"Vasilevskiy, to me, he’s the best goalie in the NHL," a veteran observer of professional goaltending was saying early on Sunday evening. "He’s been the best goalie in the NHL the last couple of years. He’s outstanding.
"He’s also a great person, very humble guy. I like this kid."
Sure enough, Andrei Vasilevskiy of the Lightning was the Vezina Trophy winner in 2019, won the Stanley Cup in 2020 and is the Vezina favorite in 2021.
But just as surely, when he faced the Islanders in Game 1 of a Stanley Cup semifinal in Tampa on Sunday, something went awry, as it has for other goalies against the Islanders in these playoffs.
And the Islanders being the Islanders, the guy who outplayed him — and who said those nice things above — was the supposedly lesser goalie entering the series.
The one who did not even get named a Vezina finalist after leading the league with seven shutouts and allowing a mere 2.04 goals per game in the regular season.
That would be Semyon Varlamov, who did not yield a goal until the final minute of a 2-1 win, and then only when the Lightning were skating six-on-four and Brayden Point found a tiny window over his left shoulder.
Vasilevskiy, meanwhile, allowed two goals on seemingly more stoppable shots.
Mathew Barzal beat him for the game’s first score when the goalie appeared to anticipate a move to the backhand and Barzal cleverly shoved the puck between his legs.
Ryan Pulock beat him for the second on a long shot that did not appear to be bothered by a screen or deflection.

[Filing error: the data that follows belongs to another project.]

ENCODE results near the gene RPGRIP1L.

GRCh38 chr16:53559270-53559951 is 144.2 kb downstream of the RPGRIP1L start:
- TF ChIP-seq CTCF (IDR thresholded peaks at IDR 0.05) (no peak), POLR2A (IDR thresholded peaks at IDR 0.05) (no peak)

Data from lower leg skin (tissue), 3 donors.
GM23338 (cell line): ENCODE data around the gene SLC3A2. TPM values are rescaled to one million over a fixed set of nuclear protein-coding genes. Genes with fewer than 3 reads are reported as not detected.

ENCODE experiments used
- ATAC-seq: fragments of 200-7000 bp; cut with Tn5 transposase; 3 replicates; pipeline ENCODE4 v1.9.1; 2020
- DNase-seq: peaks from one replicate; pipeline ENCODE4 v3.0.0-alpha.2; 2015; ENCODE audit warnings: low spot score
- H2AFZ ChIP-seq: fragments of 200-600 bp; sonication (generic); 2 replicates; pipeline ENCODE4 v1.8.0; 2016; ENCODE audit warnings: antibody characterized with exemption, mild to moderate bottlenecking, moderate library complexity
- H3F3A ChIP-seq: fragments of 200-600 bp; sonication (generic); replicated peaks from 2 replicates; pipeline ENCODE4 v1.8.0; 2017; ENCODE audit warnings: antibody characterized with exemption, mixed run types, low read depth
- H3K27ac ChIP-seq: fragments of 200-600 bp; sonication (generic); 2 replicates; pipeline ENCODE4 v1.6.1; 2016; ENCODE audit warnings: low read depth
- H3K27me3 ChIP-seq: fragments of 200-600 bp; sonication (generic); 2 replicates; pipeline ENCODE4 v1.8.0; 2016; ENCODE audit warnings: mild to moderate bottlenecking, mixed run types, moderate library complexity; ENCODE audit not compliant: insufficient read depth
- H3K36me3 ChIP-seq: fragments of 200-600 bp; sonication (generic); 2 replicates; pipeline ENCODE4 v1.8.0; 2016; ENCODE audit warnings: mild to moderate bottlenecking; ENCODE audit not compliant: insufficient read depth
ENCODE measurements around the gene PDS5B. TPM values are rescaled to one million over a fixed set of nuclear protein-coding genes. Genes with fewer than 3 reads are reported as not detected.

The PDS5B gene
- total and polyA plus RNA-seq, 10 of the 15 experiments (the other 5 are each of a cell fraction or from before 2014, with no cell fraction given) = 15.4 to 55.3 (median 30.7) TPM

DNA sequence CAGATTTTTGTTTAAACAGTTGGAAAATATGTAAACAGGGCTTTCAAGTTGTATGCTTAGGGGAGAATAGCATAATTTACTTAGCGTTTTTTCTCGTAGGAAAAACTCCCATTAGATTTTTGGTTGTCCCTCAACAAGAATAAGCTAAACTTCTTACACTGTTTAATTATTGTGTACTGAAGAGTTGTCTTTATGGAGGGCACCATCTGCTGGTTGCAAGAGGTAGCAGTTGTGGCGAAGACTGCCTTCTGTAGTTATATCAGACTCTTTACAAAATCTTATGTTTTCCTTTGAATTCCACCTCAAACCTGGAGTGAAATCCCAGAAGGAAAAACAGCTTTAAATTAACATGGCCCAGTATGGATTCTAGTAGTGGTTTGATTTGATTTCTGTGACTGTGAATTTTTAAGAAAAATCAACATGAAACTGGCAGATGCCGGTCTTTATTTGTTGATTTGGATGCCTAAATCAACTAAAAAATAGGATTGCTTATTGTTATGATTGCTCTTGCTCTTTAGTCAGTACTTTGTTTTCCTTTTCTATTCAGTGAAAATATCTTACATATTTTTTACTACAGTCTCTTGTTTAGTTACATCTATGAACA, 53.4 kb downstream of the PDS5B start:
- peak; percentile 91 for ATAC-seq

The Pulock goal came shortly after Varlamov had made a nice right pad save on Alex Killorn.
"Goaltending, it’s all about timely saves, and we’ve got two that have done that for us," coach Barry Trotz said. "Varly’s done that not only through the playoffs, but [he and Ilya Sorokin], they’ve done it all year for us."
Asked about Varlamov outdueling Vasilevskiy, Jordan Eberle said, "In our minds, Varly’s one of the best goalies in the league, so it’s no surprise.
"He’s been there all year for us, him and Soroky, so we try to limit the chances that we get against him. But when there is a chance, he’s been there all year for us. So, not a surprise."
Game 1 did not have the intensity of the second-round series against the Bruins, as the Islanders put a lid on Tampa Bay’s high-powered attack and the Lightning seemed disengaged until the frantic final minutes.
The challenge figures to get tougher from here, but Varlamov is not an easily rattled type. Trotz repeatedly has praised his low-maintenance personality and ability to go with the flow.
He has had a strange route through the playoffs so far, missing Game 1 against the Penguins with an injury — an Isles win — then returning to lose Games 2 and 3, then getting benched for Sorokin, then returning again for Game 2 against Boston.
He outplayed the Bruins’ Tuukka Rask, who was not fully healthy, in that series, just as Sorokin had outplayed Tristan Jarry against the Penguins.
Now it is Vasilevskiy’s turn to try to solve the pesky Islanders. Varlamov knows the Islanders will not overcome his counterpart easily.
Varlamov, 33, and Vasilevskiy, 26, were teammates for Russia in the 2016 World Cup. The latter was only 22, which is why Varlamov still calls him a kid. (Sergei Bobrovsky ended up starting for Russia in that event.) But Vasilevskiy is all grown up now.
"He’s a very big goalie, very athletic," Varlamov said. "Won the Cup last year, and the Vezina Trophy. What can I say? I can say a lot of great things about him."
Here is something we can say about Varlamov that we cannot about Vasilevskiy: He is seven victories from a Stanley Cup.